Photographer's Note

Driving south from San Francisco along the Pacific Coast Highway, known also as Highway 1, we intended to enjoy the dramatic fragment of the coast known as Big Sur and have some rest on beautiful sandy beaches behind it. It so happened that we brought with us a typical Irish weather to California and it was cold/windy/rainy/foggy most of the time. But in addition to that there was some road damage and we could not just drive south along the coast. Instead to reach the hotels which we have prepaid in the south we needed to drive back along the Big Sur and then get to the hotel along the Hwy 101. We have lost some time but I knew for sure I want to get at least to the Bixby Bridge before turning back.

This photo presents the Bixby Bridge from the north-eastern end. It is a stitch of 8 photos as the wide angle lens did not give wide enough view to show more of the context. It is not an HDR although the clouds seem a little enhanced. The effect is due to the ND gradient which I applied in PS. It is a stitch so I could not really apply the filter in reality.

Bixby Creek Bridge, also known as Bixby Bridge, is a reinforced concrete open-spandrel arch bridge in Big Sur, California. The bridge is located 120 miles (190 km) south of San Francisco and 13 miles (21 km) south of Carmel in Monterey County along California Highway One.
Bixby Creek Bridge is important historically because it introduced automobile travel to Big Sur, connecting the remote coastal towns to each other.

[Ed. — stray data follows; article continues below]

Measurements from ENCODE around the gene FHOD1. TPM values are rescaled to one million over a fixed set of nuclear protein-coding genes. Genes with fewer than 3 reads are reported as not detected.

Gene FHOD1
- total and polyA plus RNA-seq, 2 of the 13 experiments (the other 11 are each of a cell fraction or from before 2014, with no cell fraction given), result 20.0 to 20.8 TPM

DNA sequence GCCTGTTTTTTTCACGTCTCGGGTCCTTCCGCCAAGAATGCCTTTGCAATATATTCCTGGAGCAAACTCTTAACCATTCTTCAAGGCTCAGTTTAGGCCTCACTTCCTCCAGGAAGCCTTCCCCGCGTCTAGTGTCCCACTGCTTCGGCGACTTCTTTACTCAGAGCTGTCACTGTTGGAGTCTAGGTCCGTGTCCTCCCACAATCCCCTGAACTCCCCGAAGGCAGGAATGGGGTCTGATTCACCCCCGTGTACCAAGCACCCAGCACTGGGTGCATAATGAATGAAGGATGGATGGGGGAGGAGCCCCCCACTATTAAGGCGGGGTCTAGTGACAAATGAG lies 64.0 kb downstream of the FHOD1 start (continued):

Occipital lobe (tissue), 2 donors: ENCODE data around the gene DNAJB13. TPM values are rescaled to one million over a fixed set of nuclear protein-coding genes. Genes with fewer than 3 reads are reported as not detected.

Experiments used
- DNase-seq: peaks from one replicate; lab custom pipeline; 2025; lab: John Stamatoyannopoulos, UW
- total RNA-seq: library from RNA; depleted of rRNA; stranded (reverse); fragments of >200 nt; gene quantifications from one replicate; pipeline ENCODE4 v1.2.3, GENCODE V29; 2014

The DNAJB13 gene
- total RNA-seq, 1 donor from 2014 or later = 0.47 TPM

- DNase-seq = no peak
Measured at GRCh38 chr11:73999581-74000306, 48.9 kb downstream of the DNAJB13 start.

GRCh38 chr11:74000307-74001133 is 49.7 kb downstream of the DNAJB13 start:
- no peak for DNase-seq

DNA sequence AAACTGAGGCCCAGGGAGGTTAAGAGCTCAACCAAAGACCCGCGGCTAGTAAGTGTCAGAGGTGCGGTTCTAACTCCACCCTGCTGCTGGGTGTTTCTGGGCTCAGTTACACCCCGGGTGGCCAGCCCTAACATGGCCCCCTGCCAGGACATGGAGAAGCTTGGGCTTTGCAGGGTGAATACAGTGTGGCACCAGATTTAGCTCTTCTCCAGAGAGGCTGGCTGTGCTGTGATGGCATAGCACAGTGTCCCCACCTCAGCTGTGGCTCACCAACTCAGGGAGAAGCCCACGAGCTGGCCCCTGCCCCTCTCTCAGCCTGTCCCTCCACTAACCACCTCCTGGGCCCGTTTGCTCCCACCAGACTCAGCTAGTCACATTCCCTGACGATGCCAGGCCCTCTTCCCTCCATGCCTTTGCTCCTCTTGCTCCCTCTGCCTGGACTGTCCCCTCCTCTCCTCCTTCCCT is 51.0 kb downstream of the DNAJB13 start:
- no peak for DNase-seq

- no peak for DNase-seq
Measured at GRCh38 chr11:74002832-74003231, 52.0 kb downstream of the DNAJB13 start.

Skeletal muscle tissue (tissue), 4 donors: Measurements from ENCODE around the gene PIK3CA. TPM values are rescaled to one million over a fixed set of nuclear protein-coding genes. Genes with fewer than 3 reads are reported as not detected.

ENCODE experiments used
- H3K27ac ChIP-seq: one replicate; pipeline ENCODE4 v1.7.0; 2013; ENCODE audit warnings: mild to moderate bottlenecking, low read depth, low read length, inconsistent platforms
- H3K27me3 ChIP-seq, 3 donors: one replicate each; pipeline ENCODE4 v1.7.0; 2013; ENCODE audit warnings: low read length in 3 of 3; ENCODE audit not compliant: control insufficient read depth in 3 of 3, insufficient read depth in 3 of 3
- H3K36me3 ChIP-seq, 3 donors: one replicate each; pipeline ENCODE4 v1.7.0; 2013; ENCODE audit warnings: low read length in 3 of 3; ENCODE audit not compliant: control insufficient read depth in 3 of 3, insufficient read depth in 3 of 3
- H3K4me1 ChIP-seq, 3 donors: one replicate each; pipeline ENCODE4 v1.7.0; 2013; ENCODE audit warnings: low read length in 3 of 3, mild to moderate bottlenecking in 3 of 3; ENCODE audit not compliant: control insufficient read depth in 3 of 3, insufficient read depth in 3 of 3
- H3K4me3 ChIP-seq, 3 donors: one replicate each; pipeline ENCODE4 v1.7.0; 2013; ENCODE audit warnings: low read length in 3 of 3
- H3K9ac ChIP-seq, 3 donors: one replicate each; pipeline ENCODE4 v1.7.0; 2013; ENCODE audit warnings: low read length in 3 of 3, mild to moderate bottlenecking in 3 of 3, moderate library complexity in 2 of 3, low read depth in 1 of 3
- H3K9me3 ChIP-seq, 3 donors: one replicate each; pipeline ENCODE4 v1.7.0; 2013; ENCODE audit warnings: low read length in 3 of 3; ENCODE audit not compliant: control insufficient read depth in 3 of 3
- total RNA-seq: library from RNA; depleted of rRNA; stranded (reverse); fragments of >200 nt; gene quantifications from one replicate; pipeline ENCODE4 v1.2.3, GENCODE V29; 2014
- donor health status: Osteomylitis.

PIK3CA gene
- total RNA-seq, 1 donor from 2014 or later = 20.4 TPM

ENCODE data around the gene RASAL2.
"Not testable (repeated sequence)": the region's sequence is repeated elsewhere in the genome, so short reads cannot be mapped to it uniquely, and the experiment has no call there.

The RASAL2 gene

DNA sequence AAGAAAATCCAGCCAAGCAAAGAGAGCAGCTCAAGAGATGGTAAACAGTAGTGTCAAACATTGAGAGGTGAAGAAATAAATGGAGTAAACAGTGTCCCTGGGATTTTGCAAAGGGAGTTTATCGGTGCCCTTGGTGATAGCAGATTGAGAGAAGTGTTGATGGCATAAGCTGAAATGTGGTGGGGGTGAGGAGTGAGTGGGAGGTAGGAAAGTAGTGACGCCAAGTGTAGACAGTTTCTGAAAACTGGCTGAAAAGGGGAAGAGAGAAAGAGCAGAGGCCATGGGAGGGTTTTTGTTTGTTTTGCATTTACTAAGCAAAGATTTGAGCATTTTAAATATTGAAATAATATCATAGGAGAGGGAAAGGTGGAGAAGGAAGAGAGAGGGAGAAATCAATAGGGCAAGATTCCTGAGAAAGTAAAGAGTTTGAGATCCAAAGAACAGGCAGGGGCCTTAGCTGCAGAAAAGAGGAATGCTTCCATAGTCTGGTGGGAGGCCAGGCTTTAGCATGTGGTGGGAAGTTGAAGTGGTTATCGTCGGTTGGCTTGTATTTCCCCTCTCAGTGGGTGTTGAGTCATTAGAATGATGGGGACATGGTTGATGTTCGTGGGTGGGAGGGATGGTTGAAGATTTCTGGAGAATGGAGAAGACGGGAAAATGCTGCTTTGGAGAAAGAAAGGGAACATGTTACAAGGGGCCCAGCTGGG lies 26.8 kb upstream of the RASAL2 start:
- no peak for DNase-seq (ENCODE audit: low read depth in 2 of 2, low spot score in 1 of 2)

The bridge is 714 feet (218 m) long, 24 feet (7.3 m) wide, over 280 feet (85 m) high and has a main span of 320 feet (98 m). Its two heavy buttresses are unnecessary to support the structure, and later arch bridges such as the Frederick W. Panhorst Bridge omitted them from the design. It is “one of the most photographed features on the West Coast” because of its location along the scenic Central Coast of California, and has frequently been used in automobile commercials. The construction of the bridge began on August 24, 1931 and was completed on October 15, 1932. Before the bridge was opened on November 27, 1932, coastal travelers endured rough wagon roads over precipitous ridges and valleys. The 30-mile (48 km) journey from Monterey to the Big Sur River valley could take three days round trip.

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Additional Photos by Mariusz Kamionka (mkamionka) Gold Star Critiquer/Gold Star Workshop Editor/Gold Note Writer [C: 7388 W: 106 N: 19417] (74351)
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